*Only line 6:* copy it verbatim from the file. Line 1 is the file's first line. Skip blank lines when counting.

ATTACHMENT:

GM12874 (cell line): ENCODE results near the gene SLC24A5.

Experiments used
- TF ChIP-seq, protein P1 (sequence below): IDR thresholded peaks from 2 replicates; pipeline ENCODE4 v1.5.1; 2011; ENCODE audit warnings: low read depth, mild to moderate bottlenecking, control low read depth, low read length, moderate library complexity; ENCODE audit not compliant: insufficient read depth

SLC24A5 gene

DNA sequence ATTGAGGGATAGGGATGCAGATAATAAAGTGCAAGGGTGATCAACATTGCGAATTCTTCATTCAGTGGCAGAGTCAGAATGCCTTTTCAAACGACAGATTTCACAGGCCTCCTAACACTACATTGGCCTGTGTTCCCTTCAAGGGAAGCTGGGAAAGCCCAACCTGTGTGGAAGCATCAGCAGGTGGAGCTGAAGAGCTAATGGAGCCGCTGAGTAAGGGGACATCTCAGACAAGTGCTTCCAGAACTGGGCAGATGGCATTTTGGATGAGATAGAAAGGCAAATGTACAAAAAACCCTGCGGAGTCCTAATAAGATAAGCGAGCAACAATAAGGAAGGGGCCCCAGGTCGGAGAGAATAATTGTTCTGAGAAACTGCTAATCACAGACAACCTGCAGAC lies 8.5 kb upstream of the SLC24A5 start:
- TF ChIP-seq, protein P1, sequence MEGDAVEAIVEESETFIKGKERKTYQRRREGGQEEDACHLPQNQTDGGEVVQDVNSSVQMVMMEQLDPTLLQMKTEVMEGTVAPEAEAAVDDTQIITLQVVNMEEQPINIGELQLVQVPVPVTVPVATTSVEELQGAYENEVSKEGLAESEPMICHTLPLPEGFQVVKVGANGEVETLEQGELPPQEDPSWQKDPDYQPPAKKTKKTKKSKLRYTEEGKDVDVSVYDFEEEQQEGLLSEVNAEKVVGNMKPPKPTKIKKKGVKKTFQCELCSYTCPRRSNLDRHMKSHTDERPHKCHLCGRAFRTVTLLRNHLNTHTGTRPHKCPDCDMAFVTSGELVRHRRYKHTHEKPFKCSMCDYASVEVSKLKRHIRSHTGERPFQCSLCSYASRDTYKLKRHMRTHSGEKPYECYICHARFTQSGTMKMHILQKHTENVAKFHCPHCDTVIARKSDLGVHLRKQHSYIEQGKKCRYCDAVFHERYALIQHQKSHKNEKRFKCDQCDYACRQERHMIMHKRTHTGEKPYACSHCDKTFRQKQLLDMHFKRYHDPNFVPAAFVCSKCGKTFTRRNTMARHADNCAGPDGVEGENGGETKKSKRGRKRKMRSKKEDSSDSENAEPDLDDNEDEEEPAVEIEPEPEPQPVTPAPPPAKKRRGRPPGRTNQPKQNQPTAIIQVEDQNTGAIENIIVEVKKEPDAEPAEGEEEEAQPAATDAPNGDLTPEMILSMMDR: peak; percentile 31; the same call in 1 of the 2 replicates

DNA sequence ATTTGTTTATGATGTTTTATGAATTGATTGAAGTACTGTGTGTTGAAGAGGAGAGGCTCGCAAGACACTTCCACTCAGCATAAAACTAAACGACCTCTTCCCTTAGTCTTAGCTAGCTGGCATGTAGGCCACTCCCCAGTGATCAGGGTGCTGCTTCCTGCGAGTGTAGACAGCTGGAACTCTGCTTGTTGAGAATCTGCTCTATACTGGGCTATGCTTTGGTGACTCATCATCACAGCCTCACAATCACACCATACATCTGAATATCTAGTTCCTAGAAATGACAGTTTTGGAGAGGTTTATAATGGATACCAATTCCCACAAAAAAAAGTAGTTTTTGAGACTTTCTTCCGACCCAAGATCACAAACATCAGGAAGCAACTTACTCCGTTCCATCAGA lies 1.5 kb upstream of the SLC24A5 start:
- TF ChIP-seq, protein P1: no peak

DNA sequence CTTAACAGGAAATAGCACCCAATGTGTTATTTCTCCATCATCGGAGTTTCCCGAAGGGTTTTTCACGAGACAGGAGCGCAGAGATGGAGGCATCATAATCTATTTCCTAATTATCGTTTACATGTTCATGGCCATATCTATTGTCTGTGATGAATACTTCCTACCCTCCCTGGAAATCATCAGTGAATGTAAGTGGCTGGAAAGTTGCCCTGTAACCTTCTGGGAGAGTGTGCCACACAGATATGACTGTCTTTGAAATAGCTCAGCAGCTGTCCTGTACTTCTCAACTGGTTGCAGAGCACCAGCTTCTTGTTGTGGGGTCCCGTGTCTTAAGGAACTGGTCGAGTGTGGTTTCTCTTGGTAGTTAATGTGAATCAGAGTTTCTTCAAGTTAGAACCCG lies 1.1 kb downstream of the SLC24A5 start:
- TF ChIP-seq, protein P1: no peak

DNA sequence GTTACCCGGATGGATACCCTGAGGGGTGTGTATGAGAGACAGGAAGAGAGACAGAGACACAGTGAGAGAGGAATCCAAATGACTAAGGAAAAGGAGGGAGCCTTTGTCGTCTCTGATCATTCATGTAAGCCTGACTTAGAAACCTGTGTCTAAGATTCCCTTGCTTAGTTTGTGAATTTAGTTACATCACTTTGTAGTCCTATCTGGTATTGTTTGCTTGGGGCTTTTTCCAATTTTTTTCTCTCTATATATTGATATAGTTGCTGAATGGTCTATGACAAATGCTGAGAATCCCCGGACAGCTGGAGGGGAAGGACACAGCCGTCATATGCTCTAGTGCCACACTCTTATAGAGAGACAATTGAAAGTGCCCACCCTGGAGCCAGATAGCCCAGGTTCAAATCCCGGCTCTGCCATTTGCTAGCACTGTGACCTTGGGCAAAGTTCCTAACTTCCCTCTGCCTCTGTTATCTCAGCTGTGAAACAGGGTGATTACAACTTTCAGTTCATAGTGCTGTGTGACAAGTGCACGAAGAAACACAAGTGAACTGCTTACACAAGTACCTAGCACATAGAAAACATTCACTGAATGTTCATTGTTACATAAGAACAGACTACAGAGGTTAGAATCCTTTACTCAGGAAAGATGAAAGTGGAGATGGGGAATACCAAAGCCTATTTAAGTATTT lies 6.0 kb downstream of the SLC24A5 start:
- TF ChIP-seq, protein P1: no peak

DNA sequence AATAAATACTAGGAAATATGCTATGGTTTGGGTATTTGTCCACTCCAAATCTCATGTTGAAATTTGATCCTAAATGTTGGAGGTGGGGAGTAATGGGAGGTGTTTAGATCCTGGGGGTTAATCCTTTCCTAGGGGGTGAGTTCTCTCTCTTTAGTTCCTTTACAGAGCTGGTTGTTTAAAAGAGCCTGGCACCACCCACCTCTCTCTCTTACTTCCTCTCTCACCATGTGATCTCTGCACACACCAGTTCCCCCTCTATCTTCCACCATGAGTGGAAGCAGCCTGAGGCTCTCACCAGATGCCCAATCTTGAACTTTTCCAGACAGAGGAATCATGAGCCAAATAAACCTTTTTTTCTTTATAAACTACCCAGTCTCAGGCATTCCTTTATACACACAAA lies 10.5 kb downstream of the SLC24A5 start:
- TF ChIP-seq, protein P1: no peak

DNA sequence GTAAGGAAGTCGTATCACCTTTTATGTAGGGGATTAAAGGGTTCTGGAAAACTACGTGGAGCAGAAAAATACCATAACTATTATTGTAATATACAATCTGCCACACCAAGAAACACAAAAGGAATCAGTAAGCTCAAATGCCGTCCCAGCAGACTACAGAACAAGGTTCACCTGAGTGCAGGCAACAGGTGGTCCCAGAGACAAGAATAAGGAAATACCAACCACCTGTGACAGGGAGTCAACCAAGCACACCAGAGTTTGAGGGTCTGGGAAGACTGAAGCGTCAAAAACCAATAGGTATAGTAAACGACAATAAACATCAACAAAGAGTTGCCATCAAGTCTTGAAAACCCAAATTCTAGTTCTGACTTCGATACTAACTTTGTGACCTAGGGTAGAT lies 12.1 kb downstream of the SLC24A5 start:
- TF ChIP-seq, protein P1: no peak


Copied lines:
- TF ChIP-seq, protein P1, sequence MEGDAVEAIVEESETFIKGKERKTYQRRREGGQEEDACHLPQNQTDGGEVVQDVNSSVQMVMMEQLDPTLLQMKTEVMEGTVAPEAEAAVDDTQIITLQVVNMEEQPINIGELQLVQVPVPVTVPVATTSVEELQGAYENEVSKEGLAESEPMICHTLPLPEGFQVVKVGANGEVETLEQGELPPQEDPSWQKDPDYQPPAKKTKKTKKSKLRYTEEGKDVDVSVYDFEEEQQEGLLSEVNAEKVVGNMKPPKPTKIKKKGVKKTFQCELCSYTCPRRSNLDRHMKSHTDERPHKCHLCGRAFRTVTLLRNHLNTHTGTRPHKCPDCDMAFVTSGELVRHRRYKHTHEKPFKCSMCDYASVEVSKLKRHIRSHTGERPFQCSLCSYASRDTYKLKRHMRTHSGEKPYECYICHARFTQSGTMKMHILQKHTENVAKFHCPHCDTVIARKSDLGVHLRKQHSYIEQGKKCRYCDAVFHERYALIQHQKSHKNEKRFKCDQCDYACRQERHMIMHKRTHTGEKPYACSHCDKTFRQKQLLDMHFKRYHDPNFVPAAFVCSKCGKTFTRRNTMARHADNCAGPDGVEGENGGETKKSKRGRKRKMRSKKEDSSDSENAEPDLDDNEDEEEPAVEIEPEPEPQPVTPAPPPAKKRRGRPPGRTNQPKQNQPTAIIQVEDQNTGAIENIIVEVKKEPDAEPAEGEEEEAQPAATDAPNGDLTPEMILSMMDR: peak; percentile 31; the same call in 1 of the 2 replicates